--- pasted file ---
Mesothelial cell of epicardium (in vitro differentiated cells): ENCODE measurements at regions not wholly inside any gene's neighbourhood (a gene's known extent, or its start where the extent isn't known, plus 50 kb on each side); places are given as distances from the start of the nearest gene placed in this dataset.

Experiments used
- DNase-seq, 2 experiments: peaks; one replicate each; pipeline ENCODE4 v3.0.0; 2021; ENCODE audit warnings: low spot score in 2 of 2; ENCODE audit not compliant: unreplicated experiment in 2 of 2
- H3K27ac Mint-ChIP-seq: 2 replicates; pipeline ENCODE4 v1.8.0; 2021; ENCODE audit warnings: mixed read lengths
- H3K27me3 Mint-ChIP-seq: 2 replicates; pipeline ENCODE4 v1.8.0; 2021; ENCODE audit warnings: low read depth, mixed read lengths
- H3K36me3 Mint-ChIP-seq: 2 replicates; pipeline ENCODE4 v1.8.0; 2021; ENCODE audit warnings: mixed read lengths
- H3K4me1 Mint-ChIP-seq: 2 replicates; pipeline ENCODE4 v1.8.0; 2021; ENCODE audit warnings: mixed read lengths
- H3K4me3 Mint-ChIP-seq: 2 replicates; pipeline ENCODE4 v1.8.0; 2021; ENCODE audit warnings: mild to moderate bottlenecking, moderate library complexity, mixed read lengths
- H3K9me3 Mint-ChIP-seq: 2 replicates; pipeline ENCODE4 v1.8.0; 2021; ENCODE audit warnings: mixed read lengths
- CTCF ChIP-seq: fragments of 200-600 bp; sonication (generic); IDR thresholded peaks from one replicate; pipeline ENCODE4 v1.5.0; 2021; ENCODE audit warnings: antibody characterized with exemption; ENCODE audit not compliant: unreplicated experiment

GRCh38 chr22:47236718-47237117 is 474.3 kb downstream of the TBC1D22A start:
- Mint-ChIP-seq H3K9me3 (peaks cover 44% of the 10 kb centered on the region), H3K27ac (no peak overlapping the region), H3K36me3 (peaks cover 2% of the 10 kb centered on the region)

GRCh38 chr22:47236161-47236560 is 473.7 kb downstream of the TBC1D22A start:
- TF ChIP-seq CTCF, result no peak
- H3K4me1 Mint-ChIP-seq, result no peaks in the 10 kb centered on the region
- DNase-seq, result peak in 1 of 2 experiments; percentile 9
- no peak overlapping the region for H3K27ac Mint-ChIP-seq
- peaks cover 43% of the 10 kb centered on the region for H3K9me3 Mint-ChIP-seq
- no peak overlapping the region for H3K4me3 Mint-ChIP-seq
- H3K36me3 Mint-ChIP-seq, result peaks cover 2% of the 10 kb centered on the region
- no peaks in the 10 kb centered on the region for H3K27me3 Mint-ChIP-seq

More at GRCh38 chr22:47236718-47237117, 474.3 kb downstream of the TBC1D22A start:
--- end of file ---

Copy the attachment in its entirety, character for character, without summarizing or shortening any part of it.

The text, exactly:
Mesothelial cell of epicardium (in vitro differentiated cells): ENCODE measurements at regions not wholly inside any gene's neighbourhood (a gene's known extent, or its start where the extent isn't known, plus 50 kb on each side); places are given as distances from the start of the nearest gene placed in this dataset.

Experiments used
- DNase-seq, 2 experiments: peaks; one replicate each; pipeline ENCODE4 v3.0.0; 2021; ENCODE audit warnings: low spot score in 2 of 2; ENCODE audit not compliant: unreplicated experiment in 2 of 2
- H3K27ac Mint-ChIP-seq: 2 replicates; pipeline ENCODE4 v1.8.0; 2021; ENCODE audit warnings: mixed read lengths
- H3K27me3 Mint-ChIP-seq: 2 replicates; pipeline ENCODE4 v1.8.0; 2021; ENCODE audit warnings: low read depth, mixed read lengths
- H3K36me3 Mint-ChIP-seq: 2 replicates; pipeline ENCODE4 v1.8.0; 2021; ENCODE audit warnings: mixed read lengths
- H3K4me1 Mint-ChIP-seq: 2 replicates; pipeline ENCODE4 v1.8.0; 2021; ENCODE audit warnings: mixed read lengths
- H3K4me3 Mint-ChIP-seq: 2 replicates; pipeline ENCODE4 v1.8.0; 2021; ENCODE audit warnings: mild to moderate bottlenecking, moderate library complexity, mixed read lengths
- H3K9me3 Mint-ChIP-seq: 2 replicates; pipeline ENCODE4 v1.8.0; 2021; ENCODE audit warnings: mixed read lengths
- CTCF ChIP-seq: fragments of 200-600 bp; sonication (generic); IDR thresholded peaks from one replicate; pipeline ENCODE4 v1.5.0; 2021; ENCODE audit warnings: antibody characterized with exemption; ENCODE audit not compliant: unreplicated experiment

GRCh38 chr22:47236718-47237117 is 474.3 kb downstream of the TBC1D22A start:
- Mint-ChIP-seq H3K9me3 (peaks cover 44% of the 10 kb centered on the region), H3K27ac (no peak overlapping the region), H3K36me3 (peaks cover 2% of the 10 kb centered on the region)

GRCh38 chr22:47236161-47236560 is 473.7 kb downstream of the TBC1D22A start:
- TF ChIP-seq CTCF, result no peak
- H3K4me1 Mint-ChIP-seq, result no peaks in the 10 kb centered on the region
- DNase-seq, result peak in 1 of 2 experiments; percentile 9
- no peak overlapping the region for H3K27ac Mint-ChIP-seq
- peaks cover 43% of the 10 kb centered on the region for H3K9me3 Mint-ChIP-seq
- no peak overlapping the region for H3K4me3 Mint-ChIP-seq
- H3K36me3 Mint-ChIP-seq, result peaks cover 2% of the 10 kb centered on the region
- no peaks in the 10 kb centered on the region for H3K27me3 Mint-ChIP-seq

More at GRCh38 chr22:47236718-47237117, 474.3 kb downstream of the TBC1D22A start: